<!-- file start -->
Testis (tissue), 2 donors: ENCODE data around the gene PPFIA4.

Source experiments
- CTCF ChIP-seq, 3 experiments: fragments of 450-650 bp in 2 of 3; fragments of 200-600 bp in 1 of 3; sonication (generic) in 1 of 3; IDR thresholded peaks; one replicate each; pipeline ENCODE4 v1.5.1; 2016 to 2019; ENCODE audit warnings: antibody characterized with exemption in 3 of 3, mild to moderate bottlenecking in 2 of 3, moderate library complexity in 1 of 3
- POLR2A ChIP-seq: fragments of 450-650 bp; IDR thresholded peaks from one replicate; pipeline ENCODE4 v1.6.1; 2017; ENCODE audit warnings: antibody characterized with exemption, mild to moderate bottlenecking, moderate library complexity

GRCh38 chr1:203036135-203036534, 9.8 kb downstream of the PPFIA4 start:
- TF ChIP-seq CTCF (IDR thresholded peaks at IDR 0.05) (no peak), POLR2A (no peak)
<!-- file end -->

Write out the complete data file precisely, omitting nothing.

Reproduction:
Testis (tissue), 2 donors: ENCODE data around the gene PPFIA4.

Source experiments
- CTCF ChIP-seq, 3 experiments: fragments of 450-650 bp in 2 of 3; fragments of 200-600 bp in 1 of 3; sonication (generic) in 1 of 3; IDR thresholded peaks; one replicate each; pipeline ENCODE4 v1.5.1; 2016 to 2019; ENCODE audit warnings: antibody characterized with exemption in 3 of 3, mild to moderate bottlenecking in 2 of 3, moderate library complexity in 1 of 3
- POLR2A ChIP-seq: fragments of 450-650 bp; IDR thresholded peaks from one replicate; pipeline ENCODE4 v1.6.1; 2017; ENCODE audit warnings: antibody characterized with exemption, mild to moderate bottlenecking, moderate library complexity

GRCh38 chr1:203036135-203036534, 9.8 kb downstream of the PPFIA4 start:
- TF ChIP-seq CTCF (IDR thresholded peaks at IDR 0.05) (no peak), POLR2A (no peak)